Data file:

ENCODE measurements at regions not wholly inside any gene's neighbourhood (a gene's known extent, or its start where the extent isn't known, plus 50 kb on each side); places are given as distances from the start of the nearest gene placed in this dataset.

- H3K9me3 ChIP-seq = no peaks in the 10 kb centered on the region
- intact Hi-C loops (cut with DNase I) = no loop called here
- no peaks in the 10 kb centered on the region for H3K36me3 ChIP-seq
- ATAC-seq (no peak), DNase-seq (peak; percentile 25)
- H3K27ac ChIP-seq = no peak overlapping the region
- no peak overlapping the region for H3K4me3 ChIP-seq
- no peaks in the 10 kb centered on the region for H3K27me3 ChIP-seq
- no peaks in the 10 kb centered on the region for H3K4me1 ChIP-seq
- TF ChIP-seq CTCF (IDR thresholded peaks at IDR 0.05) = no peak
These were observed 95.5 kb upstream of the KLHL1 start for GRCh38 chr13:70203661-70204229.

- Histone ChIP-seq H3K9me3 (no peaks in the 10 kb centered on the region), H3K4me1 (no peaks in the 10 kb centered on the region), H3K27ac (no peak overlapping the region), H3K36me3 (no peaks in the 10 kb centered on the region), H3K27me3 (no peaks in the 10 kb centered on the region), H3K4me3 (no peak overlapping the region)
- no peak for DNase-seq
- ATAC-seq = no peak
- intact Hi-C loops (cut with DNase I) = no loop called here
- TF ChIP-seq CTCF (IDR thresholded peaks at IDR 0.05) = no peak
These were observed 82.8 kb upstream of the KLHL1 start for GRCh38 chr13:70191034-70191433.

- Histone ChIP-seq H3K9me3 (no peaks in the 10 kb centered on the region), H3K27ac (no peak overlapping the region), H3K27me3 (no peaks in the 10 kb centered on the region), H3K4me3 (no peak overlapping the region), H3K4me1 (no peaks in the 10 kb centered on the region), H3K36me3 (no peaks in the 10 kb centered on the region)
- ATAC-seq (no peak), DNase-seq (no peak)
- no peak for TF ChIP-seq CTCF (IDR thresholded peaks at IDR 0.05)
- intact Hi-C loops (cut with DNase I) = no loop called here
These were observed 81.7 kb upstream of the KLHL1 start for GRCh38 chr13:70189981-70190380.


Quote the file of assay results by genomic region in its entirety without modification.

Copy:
ENCODE measurements at regions not wholly inside any gene's neighbourhood (a gene's known extent, or its start where the extent isn't known, plus 50 kb on each side); places are given as distances from the start of the nearest gene placed in this dataset.

- H3K9me3 ChIP-seq = no peaks in the 10 kb centered on the region
- intact Hi-C loops (cut with DNase I) = no loop called here
- no peaks in the 10 kb centered on the region for H3K36me3 ChIP-seq
- ATAC-seq (no peak), DNase-seq (peak; percentile 25)
- H3K27ac ChIP-seq = no peak overlapping the region
- no peak overlapping the region for H3K4me3 ChIP-seq
- no peaks in the 10 kb centered on the region for H3K27me3 ChIP-seq
- no peaks in the 10 kb centered on the region for H3K4me1 ChIP-seq
- TF ChIP-seq CTCF (IDR thresholded peaks at IDR 0.05) = no peak
These were observed 95.5 kb upstream of the KLHL1 start for GRCh38 chr13:70203661-70204229.

- Histone ChIP-seq H3K9me3 (no peaks in the 10 kb centered on the region), H3K4me1 (no peaks in the 10 kb centered on the region), H3K27ac (no peak overlapping the region), H3K36me3 (no peaks in the 10 kb centered on the region), H3K27me3 (no peaks in the 10 kb centered on the region), H3K4me3 (no peak overlapping the region)
- no peak for DNase-seq
- ATAC-seq = no peak
- intact Hi-C loops (cut with DNase I) = no loop called here
- TF ChIP-seq CTCF (IDR thresholded peaks at IDR 0.05) = no peak
These were observed 82.8 kb upstream of the KLHL1 start for GRCh38 chr13:70191034-70191433.

- Histone ChIP-seq H3K9me3 (no peaks in the 10 kb centered on the region), H3K27ac (no peak overlapping the region), H3K27me3 (no peaks in the 10 kb centered on the region), H3K4me3 (no peak overlapping the region), H3K4me1 (no peaks in the 10 kb centered on the region), H3K36me3 (no peaks in the 10 kb centered on the region)
- ATAC-seq (no peak), DNase-seq (no peak)
- no peak for TF ChIP-seq CTCF (IDR thresholded peaks at IDR 0.05)
- intact Hi-C loops (cut with DNase I) = no loop called here
These were observed 81.7 kb upstream of the KLHL1 start for GRCh38 chr13:70189981-70190380.